The Egyptian Hall in Piccadilly, London, was an exhibition hall built in the ancient Egyptian style in 1812, to the designs of Peter Frederick Robinson. The Hall was a considerable success, with exhibitions of artwork and of Napoleonic era relics. The hall was later used for popular entertainments and lectures, and developed an association with magic and spiritualism, becoming known as “England’s Home of Mystery.” In 1905, the building was demolished to make way for flats and offices. [Wiki]

I have found a book by George A. Jenness called ‘Maskelyne & Cooke’ which is, as far as I can see, the only book solely about them and the hall, and contains as much information as I could hope to find, down to the colour of the curtains. As for the stage tricks and the magic, I managed to find another well-out-of-print book titled, ‘Magic: Stage Illusions and Scientific Diversions, Including Trick Photography.’ Although this was published in 1897 (my story is set in 1893), the way the illusions were done would have been the same. I now know how they made people vanish, managed to decapitate people without cutting off their heads, and how fairies appeared on stage – among many other things.

In ‘A Case of Make Believe’ the magic trick that goes wrong is the ‘trunk trick’ where someone is locked in a trunk by the audience, and after a moment, the trunk is opened to reveal it empty. The assistant is then supposed to come back in a reversal of the trick which is managed by way of a… Ah ha! That’s a secret, for now, at least.

I am also using newspapers of the day so I can be as accurate as possible. In one early chapter, Will tuts about the weather report in the newspaper, not at the weather, which was bitter and frosty, but at the way the report was written. I’ve set the opening of the story proper (after the ‘prelude’) on January 10th 1893, which is a date that may ring bells with readers who have started at ‘Deviant Desire’ and worked their way forward. (January 10th is a special day for one of the main characters.)

Here’s the weather over New Year 1893.

And here’s where the Egyptian Hall used to stand. I took this off Google Earth yesterday. Good to see it’s still called Egyptian House. It’s just about opposite the Burlington Arcade if you want to take a look.

So, background work continues as I bang out draft one and delve into the mysterious world of illusions and all things magical. Which is a good way of introducing you to another promo:

Riveting Reads is a collection of mysteries, weirdness, horror, magical and all things spooky and dark, and there are many new titles and authors for you to discover there, with all books being in Kindle Unlimited and for sale. Click the banner to see the full collection.

Starting Again

This week’s Work In Progress blog update.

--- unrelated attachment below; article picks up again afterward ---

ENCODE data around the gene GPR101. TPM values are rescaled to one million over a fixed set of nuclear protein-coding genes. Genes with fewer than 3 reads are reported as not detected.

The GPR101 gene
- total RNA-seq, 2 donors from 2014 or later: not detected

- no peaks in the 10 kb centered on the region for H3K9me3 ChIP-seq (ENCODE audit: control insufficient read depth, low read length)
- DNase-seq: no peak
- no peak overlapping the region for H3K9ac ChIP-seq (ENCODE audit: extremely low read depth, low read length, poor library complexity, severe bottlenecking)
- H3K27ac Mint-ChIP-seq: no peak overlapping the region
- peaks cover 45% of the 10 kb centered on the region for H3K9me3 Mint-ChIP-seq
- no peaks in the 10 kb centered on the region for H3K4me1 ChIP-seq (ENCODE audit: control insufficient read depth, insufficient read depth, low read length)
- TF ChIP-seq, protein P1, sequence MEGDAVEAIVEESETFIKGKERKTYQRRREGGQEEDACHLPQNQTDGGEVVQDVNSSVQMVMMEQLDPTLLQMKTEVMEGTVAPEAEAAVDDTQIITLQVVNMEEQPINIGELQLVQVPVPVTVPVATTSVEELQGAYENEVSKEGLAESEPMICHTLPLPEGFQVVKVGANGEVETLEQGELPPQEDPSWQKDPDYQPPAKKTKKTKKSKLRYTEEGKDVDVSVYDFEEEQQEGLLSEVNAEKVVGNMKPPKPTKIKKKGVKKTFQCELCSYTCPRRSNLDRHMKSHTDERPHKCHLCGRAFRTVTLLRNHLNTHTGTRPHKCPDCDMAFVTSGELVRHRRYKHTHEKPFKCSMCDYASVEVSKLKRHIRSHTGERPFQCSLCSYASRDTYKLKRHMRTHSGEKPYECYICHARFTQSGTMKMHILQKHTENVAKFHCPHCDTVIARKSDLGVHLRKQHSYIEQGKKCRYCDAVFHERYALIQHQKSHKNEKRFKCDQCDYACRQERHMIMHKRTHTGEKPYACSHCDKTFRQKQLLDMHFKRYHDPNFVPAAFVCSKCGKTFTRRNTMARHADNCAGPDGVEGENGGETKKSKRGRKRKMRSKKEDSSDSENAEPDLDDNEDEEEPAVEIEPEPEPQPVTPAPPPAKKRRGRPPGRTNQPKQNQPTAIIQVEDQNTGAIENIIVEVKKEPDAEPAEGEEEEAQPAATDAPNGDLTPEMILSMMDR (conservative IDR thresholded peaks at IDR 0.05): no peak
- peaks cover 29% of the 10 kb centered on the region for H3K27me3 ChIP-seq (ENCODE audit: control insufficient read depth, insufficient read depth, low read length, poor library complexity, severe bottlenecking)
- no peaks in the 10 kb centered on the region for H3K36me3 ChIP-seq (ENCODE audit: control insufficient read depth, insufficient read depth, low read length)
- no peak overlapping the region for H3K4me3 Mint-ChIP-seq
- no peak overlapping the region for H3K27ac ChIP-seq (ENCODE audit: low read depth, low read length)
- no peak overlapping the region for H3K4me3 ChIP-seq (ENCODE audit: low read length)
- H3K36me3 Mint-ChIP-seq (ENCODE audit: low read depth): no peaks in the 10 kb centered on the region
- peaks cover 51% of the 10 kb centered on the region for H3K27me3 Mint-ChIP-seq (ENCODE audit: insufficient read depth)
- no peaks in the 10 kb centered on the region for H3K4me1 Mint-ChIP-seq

Bobby, a Life Worth Living, is doing well, and I have had some great feedback already. It’s wonderful to hear that his story resonates with so many people, and they have volunteered their own snippets of older relations’ stories. I am waiting for some leads so I can try and copy some of our interviews onto the PC and from there, to this website, so readers can hear Bobby talking about his past. That’s a project for the future, and I’ll let you know if I am successful.

Where There’s a Will is doing brilliantly in the charts, and has already gained some four- and five-star ratings. Good old Will!

A Case of Make Believe

Well now, this is the working title of Delamere book five, and Make Believe is written that way for a reason. The idea is to have someone be made to believe something and it’s all to do with magic acts and the Victorian passion for macabre shows, the famous decapitation tricks of the Egyptian Hall, and the weird and wonderful of Maskelyne and Cooke’s entertainments.

But not everything is going to plan, so the title may change, although the subject of this mystery won’t. I have already changed the first 14,000 words. Let me explain…

I began on the story, setting it in January 1893. On James Wright’s 30th birthday, actually, January 10th. By then, Delamere House has a housekeeper and a new detective. I started the story from Will’s point of view, and immediately had Jack and Jimmy setting off for Paris to solve an urgent case at the Paris Opera House.

This was to set things up for book six, which may well have something to do with a phantom at the Opera House (left), and thus, become the inspiration for the novel by Gaston Leroux, which he will publish in serial form, starting in 1909… but that’s another story.

Back at Delamere, we were introduced to the new housekeeper, and the new detective, and then a new case arrived at the end of chapter one, and in chapters two and three, Will said goodbye to Jack, and was left in charge of the agency and… It didn’t work. As soon as Jack and Will were separated, the thing fell flat. Add to that, too many new faces and too much domestic detail, and I knew I was off to a false start. So, I have set those first 14,000 words aside. (There’s a good idea in there for a short story, and I might well do another ‘1892’ for Christmas, maybe ‘1891’, I’ll see.)